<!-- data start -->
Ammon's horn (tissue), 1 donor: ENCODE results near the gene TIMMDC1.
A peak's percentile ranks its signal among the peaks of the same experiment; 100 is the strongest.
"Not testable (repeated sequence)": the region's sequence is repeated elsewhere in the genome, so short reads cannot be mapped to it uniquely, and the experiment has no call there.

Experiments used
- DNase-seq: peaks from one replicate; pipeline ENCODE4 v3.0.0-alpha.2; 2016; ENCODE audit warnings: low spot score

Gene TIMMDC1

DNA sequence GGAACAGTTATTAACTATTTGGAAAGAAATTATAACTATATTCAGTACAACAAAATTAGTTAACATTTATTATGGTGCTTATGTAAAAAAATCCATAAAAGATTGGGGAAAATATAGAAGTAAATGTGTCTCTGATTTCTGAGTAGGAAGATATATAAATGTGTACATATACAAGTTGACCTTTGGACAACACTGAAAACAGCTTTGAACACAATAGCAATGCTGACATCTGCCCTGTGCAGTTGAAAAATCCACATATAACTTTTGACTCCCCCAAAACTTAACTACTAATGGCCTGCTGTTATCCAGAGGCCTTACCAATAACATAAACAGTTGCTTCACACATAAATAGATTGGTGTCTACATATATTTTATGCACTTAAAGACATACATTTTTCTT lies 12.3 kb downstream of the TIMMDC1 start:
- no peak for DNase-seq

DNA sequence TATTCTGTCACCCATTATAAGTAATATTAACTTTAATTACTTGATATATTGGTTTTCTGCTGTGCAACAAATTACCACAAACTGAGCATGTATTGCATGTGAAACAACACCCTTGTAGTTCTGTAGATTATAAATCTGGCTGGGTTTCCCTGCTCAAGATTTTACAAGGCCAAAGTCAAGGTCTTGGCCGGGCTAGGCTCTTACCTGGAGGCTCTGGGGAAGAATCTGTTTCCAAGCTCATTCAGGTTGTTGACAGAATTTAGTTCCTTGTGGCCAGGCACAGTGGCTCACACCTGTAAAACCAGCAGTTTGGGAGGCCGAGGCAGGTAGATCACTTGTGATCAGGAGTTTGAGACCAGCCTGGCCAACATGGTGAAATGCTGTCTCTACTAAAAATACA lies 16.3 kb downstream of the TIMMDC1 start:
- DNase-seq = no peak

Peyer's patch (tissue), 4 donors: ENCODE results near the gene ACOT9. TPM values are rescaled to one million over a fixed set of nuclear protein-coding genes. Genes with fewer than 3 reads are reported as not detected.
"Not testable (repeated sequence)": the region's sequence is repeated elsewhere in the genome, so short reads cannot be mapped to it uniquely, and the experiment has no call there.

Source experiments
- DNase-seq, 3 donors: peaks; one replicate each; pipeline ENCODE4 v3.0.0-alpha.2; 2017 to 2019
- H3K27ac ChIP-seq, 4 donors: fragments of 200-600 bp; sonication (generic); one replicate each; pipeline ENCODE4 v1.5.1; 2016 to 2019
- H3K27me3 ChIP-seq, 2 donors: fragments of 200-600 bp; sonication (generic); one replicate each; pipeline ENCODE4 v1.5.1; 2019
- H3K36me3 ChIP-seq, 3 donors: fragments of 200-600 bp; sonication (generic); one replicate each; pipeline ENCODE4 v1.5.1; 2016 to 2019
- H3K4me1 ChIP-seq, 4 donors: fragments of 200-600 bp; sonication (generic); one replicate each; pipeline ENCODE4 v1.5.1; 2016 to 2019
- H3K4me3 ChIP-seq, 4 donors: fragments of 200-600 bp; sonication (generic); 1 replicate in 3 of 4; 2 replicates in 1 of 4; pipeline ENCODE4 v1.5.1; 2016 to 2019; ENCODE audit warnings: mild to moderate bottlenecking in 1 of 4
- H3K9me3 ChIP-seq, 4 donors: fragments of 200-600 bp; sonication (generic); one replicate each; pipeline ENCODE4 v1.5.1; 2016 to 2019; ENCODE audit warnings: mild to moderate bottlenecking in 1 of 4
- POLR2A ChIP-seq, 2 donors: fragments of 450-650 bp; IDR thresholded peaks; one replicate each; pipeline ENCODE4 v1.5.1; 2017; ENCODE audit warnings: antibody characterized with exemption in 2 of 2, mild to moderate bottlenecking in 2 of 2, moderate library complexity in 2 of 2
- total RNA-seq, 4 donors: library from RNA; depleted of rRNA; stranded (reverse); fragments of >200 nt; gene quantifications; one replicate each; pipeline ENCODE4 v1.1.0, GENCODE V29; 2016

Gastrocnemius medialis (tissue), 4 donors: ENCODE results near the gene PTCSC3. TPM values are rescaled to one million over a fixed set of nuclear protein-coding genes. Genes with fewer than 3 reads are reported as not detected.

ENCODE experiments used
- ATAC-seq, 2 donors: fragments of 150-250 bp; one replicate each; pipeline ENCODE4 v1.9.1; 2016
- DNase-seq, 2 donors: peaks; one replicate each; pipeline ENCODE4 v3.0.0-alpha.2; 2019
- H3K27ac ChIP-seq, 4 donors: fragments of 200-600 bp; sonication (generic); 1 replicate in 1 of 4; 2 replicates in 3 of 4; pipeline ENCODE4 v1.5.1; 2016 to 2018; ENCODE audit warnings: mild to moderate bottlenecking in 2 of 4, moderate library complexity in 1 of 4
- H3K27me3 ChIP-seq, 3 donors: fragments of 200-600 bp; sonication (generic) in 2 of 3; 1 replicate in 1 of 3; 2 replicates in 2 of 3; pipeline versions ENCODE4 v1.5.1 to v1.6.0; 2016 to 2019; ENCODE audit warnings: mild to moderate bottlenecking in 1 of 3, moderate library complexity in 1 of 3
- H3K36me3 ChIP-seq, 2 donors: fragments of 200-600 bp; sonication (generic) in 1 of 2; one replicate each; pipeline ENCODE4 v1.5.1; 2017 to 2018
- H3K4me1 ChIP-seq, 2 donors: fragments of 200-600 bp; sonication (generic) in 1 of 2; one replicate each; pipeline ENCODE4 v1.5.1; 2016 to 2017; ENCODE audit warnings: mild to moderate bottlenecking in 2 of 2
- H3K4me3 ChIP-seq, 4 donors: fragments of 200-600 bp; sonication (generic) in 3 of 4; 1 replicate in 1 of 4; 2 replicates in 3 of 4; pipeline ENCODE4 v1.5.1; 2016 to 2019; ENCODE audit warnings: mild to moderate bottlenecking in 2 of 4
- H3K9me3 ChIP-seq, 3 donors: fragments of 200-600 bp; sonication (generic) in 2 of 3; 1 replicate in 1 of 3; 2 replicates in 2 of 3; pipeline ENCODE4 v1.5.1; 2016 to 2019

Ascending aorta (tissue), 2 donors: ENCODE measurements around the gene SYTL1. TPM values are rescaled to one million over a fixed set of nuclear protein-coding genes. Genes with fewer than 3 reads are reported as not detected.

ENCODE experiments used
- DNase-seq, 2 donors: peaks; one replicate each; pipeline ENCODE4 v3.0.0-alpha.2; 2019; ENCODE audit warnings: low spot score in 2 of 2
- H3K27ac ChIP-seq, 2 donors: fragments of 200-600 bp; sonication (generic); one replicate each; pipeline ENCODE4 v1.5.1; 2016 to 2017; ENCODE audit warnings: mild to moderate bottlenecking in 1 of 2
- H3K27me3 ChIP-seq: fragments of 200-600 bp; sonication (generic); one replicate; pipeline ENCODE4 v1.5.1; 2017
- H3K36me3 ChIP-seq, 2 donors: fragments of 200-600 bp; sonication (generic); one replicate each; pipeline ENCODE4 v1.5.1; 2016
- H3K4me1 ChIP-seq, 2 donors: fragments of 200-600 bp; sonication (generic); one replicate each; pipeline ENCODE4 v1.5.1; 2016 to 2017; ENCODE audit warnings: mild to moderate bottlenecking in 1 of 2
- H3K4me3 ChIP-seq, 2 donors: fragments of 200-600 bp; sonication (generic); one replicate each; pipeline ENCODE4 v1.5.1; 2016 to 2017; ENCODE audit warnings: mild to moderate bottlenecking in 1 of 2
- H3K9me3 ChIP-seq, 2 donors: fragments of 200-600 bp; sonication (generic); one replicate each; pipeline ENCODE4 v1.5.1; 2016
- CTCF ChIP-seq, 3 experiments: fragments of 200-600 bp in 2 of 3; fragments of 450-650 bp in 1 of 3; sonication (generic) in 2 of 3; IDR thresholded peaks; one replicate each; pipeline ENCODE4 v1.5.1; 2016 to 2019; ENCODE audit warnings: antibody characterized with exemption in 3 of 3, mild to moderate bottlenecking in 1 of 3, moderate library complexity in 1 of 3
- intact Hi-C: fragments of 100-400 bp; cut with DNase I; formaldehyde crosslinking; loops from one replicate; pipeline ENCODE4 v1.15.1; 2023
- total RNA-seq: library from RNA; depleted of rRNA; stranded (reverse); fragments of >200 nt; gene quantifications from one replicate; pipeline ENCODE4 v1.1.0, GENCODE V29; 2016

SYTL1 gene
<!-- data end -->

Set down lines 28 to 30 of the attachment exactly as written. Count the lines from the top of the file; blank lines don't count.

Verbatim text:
- H3K27me3 ChIP-seq, 3 donors: fragments of 200-600 bp; sonication (generic) in 2 of 3; 1 replicate in 1 of 3; 2 replicates in 2 of 3; pipeline versions ENCODE4 v1.5.1 to v1.6.0; 2016 to 2019; ENCODE audit warnings: mild to moderate bottlenecking in 1 of 3, moderate library complexity in 1 of 3
- H3K36me3 ChIP-seq, 2 donors: fragments of 200-600 bp; sonication (generic) in 1 of 2; one replicate each; pipeline ENCODE4 v1.5.1; 2017 to 2018
- H3K4me1 ChIP-seq, 2 donors: fragments of 200-600 bp; sonication (generic) in 1 of 2; one replicate each; pipeline ENCODE4 v1.5.1; 2016 to 2017; ENCODE audit warnings: mild to moderate bottlenecking in 2 of 2